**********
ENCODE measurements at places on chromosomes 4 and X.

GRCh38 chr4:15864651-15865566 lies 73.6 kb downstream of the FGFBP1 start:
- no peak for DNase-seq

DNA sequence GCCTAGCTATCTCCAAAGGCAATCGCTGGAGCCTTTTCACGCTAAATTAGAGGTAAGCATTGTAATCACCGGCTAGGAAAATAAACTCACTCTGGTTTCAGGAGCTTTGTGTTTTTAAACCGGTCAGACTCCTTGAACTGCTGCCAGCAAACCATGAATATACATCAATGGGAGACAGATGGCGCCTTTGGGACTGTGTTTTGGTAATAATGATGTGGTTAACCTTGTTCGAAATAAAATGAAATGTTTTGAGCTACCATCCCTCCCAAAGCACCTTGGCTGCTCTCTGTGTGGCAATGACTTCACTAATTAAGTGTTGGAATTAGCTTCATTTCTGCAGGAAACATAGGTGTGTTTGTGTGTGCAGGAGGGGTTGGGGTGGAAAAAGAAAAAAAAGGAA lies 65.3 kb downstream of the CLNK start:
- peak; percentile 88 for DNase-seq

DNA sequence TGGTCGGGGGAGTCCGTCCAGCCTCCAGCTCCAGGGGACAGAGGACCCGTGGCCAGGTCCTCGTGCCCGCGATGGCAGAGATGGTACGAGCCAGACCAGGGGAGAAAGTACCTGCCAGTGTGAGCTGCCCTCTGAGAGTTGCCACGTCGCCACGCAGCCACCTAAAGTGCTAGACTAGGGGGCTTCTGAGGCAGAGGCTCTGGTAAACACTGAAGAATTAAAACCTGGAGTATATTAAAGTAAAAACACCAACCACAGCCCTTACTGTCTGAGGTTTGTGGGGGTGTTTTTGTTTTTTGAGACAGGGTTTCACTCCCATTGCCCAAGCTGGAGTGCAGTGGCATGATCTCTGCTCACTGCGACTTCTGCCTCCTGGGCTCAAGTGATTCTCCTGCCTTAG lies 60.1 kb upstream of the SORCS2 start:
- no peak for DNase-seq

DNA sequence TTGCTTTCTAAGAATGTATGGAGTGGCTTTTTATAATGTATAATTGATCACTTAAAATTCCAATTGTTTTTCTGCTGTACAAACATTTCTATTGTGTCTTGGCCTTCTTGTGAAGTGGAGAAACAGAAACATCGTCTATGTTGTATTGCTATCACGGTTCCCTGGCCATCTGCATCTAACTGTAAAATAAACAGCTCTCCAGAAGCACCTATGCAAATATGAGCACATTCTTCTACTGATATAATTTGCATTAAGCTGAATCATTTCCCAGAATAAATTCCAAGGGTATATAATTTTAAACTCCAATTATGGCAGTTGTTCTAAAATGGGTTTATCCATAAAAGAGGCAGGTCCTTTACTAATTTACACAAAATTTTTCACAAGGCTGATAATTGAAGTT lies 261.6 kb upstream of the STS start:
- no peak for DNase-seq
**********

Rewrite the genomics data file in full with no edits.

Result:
ENCODE measurements at places on chromosomes 4 and X.

GRCh38 chr4:15864651-15865566 lies 73.6 kb downstream of the FGFBP1 start:
- no peak for DNase-seq

DNA sequence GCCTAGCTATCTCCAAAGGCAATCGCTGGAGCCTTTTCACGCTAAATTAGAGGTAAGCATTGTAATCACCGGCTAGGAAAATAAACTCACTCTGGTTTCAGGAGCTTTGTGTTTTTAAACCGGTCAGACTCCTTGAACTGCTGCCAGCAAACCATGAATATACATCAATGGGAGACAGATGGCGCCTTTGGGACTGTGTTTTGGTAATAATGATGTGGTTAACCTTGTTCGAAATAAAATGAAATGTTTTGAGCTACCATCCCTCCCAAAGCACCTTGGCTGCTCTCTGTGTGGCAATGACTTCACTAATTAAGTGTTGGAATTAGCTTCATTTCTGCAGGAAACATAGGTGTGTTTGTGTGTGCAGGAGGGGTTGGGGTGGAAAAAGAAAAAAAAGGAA lies 65.3 kb downstream of the CLNK start:
- peak; percentile 88 for DNase-seq

DNA sequence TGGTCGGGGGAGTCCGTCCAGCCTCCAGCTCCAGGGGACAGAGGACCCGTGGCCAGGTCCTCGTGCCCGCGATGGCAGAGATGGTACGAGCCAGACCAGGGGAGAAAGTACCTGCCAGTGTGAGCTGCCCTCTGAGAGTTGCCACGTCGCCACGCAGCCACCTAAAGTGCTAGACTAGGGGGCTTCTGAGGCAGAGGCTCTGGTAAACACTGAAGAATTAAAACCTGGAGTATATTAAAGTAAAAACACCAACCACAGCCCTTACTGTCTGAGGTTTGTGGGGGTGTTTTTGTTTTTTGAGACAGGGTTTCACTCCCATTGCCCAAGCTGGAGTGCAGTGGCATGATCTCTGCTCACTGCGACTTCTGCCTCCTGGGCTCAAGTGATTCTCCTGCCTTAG lies 60.1 kb upstream of the SORCS2 start:
- no peak for DNase-seq

DNA sequence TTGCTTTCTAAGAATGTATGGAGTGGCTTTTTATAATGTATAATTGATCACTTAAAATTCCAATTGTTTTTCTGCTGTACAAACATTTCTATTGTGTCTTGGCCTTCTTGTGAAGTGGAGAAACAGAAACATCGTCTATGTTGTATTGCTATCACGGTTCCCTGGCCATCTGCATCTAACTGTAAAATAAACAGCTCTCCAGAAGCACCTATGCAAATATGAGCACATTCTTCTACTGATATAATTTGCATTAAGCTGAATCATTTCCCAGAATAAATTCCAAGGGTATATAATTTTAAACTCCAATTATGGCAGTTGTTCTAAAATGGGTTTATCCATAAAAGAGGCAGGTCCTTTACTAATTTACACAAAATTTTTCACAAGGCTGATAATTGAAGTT lies 261.6 kb upstream of the STS start:
- no peak for DNase-seq